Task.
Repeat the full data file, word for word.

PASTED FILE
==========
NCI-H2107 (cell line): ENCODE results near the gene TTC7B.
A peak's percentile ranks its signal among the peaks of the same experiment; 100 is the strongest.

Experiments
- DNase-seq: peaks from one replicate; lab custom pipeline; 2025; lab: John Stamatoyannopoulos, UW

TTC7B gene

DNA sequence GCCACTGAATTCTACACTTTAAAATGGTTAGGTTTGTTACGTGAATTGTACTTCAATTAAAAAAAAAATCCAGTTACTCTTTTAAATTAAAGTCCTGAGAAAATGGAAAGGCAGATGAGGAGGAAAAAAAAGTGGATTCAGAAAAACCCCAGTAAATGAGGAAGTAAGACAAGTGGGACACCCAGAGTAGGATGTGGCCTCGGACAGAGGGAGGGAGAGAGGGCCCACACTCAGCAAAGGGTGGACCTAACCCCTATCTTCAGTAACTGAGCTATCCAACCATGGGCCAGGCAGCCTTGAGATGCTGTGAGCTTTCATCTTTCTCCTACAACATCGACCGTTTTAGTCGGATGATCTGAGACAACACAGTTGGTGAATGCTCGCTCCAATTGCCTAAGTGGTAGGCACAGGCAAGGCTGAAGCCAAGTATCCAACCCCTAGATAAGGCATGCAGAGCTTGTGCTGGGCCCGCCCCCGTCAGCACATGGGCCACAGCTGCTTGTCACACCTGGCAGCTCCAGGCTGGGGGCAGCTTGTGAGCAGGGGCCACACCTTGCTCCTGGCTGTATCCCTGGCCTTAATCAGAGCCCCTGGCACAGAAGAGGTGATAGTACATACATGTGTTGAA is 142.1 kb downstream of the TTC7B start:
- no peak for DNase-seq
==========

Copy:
NCI-H2107 (cell line): ENCODE results near the gene TTC7B.
A peak's percentile ranks its signal among the peaks of the same experiment; 100 is the strongest.

Experiments
- DNase-seq: peaks from one replicate; lab custom pipeline; 2025; lab: John Stamatoyannopoulos, UW

TTC7B gene

DNA sequence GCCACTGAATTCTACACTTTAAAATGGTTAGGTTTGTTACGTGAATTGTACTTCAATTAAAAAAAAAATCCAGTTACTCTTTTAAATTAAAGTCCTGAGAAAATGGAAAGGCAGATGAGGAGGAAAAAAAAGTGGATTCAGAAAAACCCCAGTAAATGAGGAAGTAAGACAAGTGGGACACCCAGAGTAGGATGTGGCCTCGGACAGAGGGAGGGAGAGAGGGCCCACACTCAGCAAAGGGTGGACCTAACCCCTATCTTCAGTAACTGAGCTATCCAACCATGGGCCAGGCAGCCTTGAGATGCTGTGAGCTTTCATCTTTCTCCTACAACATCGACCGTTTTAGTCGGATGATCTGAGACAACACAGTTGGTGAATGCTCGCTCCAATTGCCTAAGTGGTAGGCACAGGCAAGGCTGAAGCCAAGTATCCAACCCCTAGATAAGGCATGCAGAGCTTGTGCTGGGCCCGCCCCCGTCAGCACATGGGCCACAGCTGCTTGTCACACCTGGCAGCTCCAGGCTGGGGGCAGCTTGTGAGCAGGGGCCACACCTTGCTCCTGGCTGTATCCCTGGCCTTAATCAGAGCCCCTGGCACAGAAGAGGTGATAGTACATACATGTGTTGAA is 142.1 kb downstream of the TTC7B start:
- no peak for DNase-seq